Polycystic Ovary Syndrome (PCOS) and Fertility

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Polycystic ovary syndrome (PCOS) is a very common endocrine condition in reproductive-aged women. It affects approximately 5-10% of young women and often leads to difficulty conceiving a pregnancy. Women with this condition can experience irregular periods, abnormal hair growth, acne, and can have ovaries containing multiple small

cysts. PCOS negatively impacts fertility because women with the condition do not ovulate, or release an egg, each month due to an overproduction of estrogen by the ovaries. Because ovulation does not occur regularly, periods subsequently become irregular. In addition to the reproductive and gynecologic aspects of PCOS, women with this condition are also at risk for insulin resistance, or “pre-diabetes.”

How is PCOS Treated?

For those women trying to conceive a pregnancy, the first step in treatment of PCOS is lifestyle modification, including a healthy diet and exercise. The diets shown to be most successful in PCOS patients include those with lower carbohydrates, a reduced glycemic load. Recommended exercise in PCOS patients is at least 30 minutes of moderate exercise three times per week, with daily exercise being the ultimate goal.

Women who still have infrequent ovulation despite lifestyle modifications may require fertility medications to assist with the release of an egg from the ovary. Often a simple fertility tablet called clomiphene citrate (trade name,

Clomid) can be an effective agent in PCOS. Clomiphene citrate is a selective estrogen receptor modulator (also known as SERM) that increases the signal from the brain to the ovary to produce one or more eggs. Since clomiphene citrate can result in the ovulation of more than one egg in a month, there is an approximately 5-10% risk of twins and very small risk of higher-order multiples with use.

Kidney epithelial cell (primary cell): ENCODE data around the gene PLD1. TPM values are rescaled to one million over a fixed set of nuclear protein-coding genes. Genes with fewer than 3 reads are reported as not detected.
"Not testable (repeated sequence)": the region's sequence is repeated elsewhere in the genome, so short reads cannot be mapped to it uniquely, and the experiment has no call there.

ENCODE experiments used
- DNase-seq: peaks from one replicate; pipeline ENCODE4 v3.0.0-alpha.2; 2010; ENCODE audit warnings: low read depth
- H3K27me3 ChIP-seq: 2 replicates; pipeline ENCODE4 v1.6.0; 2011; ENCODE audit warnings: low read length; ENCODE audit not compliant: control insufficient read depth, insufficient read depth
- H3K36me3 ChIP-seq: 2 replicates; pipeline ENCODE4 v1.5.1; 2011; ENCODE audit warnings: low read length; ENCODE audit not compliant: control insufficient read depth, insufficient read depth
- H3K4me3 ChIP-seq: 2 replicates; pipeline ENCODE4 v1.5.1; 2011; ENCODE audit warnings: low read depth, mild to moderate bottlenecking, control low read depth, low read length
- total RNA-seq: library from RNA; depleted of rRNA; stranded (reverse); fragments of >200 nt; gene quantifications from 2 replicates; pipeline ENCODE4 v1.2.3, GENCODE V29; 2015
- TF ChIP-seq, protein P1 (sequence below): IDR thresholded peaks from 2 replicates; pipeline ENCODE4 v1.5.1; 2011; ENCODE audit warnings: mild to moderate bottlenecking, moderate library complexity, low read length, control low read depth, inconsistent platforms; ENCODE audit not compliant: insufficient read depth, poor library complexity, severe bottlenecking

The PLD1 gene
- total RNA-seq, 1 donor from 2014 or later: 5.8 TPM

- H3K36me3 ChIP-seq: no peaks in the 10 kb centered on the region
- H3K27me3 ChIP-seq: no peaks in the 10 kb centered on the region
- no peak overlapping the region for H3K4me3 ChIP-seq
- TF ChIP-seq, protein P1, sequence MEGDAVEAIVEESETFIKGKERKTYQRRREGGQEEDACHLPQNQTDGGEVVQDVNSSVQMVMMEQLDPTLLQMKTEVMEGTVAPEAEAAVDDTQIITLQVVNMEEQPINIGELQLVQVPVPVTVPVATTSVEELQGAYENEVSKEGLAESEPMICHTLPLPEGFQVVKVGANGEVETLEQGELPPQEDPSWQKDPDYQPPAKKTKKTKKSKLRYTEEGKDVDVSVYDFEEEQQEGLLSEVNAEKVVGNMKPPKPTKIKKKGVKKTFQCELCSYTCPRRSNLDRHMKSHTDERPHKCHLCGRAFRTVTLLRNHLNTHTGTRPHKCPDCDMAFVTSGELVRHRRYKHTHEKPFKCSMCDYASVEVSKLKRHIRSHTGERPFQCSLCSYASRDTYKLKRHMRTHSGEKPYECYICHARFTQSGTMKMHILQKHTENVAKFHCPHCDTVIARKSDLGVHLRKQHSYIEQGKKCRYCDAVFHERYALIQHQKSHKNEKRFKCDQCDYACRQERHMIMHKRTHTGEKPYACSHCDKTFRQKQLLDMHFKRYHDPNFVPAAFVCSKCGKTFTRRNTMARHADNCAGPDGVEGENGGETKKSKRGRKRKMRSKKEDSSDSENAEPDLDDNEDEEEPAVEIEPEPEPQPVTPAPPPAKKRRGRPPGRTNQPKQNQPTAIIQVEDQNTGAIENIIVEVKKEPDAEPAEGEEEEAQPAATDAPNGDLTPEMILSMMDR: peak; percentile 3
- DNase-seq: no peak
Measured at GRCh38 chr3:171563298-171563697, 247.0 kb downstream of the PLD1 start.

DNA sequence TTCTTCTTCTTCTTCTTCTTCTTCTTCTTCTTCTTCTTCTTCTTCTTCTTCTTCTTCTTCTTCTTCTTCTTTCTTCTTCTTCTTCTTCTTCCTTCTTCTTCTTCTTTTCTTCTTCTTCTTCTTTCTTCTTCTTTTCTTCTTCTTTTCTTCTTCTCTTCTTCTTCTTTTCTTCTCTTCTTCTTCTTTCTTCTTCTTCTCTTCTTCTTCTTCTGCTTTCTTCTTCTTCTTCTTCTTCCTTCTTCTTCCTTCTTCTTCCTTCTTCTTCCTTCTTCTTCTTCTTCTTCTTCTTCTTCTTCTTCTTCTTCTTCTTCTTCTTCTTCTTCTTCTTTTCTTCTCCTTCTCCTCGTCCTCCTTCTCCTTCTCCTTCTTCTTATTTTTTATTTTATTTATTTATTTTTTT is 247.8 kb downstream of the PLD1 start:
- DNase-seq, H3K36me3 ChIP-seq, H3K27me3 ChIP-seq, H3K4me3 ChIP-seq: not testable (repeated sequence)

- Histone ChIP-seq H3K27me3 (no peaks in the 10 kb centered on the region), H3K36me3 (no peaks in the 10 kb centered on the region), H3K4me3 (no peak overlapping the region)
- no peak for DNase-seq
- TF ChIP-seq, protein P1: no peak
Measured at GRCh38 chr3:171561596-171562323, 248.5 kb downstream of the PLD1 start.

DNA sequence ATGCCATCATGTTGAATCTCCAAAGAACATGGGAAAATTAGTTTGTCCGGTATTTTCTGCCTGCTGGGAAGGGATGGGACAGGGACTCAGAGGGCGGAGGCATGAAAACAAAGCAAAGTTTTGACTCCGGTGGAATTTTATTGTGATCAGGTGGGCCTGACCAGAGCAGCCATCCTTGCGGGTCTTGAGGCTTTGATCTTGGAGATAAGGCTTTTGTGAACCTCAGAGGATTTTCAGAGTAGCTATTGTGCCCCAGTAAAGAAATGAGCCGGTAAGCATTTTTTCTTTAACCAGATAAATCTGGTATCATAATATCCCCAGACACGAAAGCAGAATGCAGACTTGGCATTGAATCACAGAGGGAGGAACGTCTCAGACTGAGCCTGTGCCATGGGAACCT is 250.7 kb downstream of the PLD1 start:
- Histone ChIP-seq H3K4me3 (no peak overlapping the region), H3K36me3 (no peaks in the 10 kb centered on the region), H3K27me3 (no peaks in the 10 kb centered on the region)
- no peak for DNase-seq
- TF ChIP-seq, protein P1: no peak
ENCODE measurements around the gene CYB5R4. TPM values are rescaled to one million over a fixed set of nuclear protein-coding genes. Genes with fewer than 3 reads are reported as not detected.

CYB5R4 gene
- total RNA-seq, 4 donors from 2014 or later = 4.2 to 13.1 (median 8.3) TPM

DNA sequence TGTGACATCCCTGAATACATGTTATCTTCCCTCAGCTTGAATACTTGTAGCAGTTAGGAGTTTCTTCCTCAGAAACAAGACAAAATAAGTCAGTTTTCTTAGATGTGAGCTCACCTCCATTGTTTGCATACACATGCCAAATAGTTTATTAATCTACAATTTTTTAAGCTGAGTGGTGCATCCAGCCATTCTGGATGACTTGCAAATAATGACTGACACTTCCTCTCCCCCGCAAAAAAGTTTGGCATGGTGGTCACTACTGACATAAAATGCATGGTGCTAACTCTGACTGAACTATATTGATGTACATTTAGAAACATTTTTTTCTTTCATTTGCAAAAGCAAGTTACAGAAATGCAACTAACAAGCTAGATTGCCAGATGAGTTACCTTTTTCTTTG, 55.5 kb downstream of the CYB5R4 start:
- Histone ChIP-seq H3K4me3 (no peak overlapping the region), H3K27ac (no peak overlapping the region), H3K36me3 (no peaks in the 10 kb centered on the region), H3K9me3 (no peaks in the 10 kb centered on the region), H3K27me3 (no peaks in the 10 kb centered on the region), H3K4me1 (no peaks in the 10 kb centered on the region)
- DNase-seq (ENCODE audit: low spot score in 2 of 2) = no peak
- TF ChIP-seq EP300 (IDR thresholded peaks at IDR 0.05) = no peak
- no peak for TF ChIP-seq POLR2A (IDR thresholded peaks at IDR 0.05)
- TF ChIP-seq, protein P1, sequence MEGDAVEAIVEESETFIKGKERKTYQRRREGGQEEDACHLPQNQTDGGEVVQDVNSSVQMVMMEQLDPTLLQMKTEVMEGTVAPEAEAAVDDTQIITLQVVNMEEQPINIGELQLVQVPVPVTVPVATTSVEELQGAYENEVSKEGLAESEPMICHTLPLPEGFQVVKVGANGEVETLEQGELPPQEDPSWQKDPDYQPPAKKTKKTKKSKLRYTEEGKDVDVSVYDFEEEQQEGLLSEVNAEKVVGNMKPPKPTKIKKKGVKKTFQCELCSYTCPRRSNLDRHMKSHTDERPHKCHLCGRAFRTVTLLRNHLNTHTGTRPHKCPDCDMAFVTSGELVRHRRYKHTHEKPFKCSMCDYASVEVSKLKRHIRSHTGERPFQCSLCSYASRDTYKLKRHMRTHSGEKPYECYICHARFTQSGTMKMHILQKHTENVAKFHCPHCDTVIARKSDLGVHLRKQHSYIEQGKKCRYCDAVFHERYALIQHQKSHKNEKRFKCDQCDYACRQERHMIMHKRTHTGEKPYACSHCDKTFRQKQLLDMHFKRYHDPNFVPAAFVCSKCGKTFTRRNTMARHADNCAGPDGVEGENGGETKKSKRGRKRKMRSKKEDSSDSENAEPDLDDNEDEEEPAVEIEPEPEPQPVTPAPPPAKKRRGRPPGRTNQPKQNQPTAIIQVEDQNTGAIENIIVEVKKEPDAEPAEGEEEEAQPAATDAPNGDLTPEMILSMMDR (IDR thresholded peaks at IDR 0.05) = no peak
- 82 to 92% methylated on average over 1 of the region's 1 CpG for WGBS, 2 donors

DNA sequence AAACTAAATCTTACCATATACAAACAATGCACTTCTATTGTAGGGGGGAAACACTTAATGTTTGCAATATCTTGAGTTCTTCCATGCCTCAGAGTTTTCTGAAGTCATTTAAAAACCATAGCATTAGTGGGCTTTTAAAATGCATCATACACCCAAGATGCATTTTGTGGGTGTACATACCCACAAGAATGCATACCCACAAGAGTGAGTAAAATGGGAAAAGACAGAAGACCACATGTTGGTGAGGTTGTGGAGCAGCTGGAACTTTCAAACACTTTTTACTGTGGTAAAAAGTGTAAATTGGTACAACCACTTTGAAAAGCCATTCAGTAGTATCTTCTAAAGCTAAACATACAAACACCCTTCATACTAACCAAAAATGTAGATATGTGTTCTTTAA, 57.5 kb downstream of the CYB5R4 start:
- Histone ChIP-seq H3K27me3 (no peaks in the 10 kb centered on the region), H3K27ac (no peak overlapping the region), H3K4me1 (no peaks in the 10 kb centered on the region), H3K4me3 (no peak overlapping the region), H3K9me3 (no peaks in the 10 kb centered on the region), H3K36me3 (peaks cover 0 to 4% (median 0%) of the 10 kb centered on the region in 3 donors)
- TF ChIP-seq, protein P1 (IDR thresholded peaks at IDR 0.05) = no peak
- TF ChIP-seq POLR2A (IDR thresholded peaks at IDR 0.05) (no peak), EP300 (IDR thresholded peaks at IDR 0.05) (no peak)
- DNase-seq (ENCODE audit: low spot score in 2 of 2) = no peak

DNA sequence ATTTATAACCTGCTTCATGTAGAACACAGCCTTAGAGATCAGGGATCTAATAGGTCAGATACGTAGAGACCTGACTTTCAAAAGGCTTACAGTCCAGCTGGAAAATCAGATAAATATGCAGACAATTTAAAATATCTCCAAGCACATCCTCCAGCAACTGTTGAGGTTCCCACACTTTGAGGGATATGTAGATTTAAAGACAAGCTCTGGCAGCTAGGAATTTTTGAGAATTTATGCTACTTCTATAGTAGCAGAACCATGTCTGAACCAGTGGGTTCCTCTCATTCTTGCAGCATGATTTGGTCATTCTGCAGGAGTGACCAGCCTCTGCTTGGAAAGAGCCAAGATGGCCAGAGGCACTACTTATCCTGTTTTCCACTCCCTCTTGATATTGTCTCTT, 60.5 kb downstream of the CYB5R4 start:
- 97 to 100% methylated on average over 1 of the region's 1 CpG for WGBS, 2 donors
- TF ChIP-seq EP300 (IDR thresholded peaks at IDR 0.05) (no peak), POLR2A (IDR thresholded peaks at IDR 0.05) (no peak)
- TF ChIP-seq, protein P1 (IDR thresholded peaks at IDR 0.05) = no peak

For some women with PCOS, fertility tablets do not result in ovulation or pregnancy, and they require fertility injections to release an egg. Fertility injections (Follistim®, Gonal-F®, Bravelle®, and Menopur®) contain the same hormone the brain releases to signal the ovary to produce eggs. Rather than producing one egg in a month, most women on fertility injections will produce two or more eggs. This treatment requires closer monitoring with transvaginal ultrasounds and several blood draws to determine the woman’s estradiol level, which is a hormone produced in the ovary. Fertility injections are also associated with an increased risk of multiple births.

In some instances, women with PCOS require in vitro fertilization (IVF) to achieve a healthy pregnancy. In this scenario, daily fertility injections are used to stimulate the ovaries to produce multiple eggs, which are harvested in a minor procedure. The eggs are fertilized in vitro, and then the embryos (fertilized eggs) are replaced into the woman’s uterus after 3-5 days of growth. This process involves more frequent monitoring with ultrasound and serial blood draws over approximately a two-week period of time.

What are the Health Risks in PCOS?

As previously mentioned, insulin resistance can occur in women with PCOS. A simple blood test can determine if a person is insulin resistant. If the test indicates insulin resistance exists, women with PCOS may be treated with a medication called metformin (trade name, Glucophage) if they do not harbor any contraindications to the medication.

Hyperlipidemia, or elevated cholesterol and/or triglycerides, can occur in PCOS women as well. Women can be screened for this condition with a fasting blood sample. Screening for hyperlipidemia is very important since this condition can lead to cardiovascular disease later in life.

Women with PCOS appear to be at increased risk for endometrial (uterine) cancer later in life due to persistently higher levels of circulating estrogens. Since menstrual periods do not occur regularly, overgrowth of the uterine lining can occur and in some cases can lead to a malignancy.


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